Chief Black Horse and the Last Indian
Raid on the Texas Panhandle
The last Indian raid on
the High Plains of Texas began when Black
Horse and his band of Quahadi Comanche, camped in Yellow House
Canyon in February 1877 in Lubbock County to hunt buffalo. They
ended up hunting white buffalo hunters instead when they captured,
tortured and murdered Marshall Sewell in Garza County and sparked
what has come to be known as "The Buffalo Hunters War"
When Black Horse's band
captured buffalo hunter Marshall Sewell below the Caprock in western Garza
County, they tortured and double-scalped Sewell before cutting open
his stomach and placing pieces of his rifle tripod in the wounds.
The murder was witnessed by hunter Billy Devons and three skinners who
reported the atrocity at the nearest settlement of Rath City in
present-day Stonewall County.
An enraged group of 46
hunters, led by Hank Campbell, Jim Smith, and Joe Freed, and guided
by former Comanchero Jose Tafoya, set out
from Rath City on March 4th to capture Black Horse and his band in a
campaign known as the Buffalo Hunter's War or the Staked Plains War.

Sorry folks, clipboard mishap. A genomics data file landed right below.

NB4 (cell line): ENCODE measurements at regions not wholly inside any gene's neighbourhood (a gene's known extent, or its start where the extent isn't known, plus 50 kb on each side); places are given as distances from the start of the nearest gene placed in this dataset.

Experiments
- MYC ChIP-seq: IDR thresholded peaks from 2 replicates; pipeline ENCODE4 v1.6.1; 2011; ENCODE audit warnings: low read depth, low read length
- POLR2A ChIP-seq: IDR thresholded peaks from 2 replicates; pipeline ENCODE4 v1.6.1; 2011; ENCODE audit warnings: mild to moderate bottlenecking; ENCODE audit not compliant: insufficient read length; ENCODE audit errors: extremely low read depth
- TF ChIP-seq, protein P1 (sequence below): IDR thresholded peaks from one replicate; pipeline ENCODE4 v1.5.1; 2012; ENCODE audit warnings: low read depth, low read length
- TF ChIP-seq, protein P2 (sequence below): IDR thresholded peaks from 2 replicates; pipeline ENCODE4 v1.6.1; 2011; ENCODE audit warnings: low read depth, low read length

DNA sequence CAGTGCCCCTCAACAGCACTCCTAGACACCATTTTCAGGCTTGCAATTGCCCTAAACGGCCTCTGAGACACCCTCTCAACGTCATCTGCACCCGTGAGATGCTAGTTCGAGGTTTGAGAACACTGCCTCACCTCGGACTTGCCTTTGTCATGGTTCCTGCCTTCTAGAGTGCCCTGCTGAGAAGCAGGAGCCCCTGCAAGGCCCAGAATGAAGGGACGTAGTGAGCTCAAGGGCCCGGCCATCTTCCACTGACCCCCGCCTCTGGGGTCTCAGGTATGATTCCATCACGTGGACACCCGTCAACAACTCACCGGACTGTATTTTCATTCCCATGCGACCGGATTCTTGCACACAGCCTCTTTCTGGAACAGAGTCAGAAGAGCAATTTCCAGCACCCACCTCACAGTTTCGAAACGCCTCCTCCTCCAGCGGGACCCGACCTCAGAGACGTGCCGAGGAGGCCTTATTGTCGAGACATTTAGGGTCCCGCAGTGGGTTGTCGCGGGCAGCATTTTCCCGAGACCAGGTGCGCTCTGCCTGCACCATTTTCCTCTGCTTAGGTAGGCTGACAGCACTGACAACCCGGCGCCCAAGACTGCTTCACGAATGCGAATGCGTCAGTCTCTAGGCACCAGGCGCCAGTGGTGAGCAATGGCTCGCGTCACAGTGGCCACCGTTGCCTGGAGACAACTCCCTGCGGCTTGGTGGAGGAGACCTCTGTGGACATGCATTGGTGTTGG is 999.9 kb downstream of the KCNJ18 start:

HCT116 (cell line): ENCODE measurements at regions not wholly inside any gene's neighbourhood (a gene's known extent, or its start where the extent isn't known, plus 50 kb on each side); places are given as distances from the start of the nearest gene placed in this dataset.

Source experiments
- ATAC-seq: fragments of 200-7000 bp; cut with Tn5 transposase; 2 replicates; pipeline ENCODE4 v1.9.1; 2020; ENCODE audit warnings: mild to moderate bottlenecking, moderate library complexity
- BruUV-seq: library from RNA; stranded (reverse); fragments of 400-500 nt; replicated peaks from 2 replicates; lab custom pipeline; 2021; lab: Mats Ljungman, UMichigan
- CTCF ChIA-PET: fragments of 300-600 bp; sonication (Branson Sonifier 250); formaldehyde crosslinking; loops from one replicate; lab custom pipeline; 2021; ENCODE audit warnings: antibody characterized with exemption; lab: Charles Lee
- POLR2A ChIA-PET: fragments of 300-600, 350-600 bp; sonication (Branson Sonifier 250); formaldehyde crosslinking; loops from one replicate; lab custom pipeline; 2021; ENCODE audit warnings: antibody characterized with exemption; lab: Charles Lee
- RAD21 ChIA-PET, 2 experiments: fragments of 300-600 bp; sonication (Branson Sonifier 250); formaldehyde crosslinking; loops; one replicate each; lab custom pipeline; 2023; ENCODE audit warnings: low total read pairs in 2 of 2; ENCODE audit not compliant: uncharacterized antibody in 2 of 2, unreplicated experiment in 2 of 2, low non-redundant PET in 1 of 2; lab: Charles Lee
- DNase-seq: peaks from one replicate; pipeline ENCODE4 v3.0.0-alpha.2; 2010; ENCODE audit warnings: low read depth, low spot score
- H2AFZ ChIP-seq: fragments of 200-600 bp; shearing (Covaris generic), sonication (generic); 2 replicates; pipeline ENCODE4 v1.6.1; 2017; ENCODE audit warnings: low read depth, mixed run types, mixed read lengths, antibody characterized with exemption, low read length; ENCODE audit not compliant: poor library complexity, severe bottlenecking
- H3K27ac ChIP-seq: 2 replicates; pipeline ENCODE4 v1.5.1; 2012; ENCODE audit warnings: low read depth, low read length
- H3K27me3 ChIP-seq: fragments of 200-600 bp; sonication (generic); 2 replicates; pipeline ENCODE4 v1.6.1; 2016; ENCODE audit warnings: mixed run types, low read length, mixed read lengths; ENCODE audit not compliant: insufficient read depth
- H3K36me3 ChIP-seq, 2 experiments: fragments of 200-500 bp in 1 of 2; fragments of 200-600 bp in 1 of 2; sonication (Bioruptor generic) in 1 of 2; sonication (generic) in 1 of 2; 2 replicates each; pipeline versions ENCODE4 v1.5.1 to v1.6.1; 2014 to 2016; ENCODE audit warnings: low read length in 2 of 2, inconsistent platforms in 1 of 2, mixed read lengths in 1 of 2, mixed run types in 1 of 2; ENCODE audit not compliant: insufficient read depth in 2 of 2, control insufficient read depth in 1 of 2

After killing a Comanche sentry at Buffalo Springs Lake they found Black Horse's campsite
in "Hidden Canyon" a site now known as Lubbock Lake. The hunters attacked but were forced to retreat after suffering
three wounded and one who died later from his wounds. On March 27,
twenty-three days after they took the field, the buffalo hunters
returned to Rath City. They had suffered three casualties; only Joe
Jackson died. It was later reported by the military that the
Comanche suffered 35 dead and 22 wounded.
When word of the battle
reached Fort Griffin, near present-day Abilene, Captain P. L. Lee reacted by going after Black
Horse and his Band with 72 "Buffalo Soldiers" of the 10th Cavalry.
They caught up with the Comanche's at Quemodo Lake in Cochran
County. A brief skirmish ensued which resulted and the
soldiers killed Ekawakane (Red Young Man) and his wife. The Comanche surrendered and were returned to Fort Sill in Oklahoma.
Black Horse returned to the reservation and settled down for the
rest of his life. He died on the reservation at Cache, Oklahoma
Territory in 1900.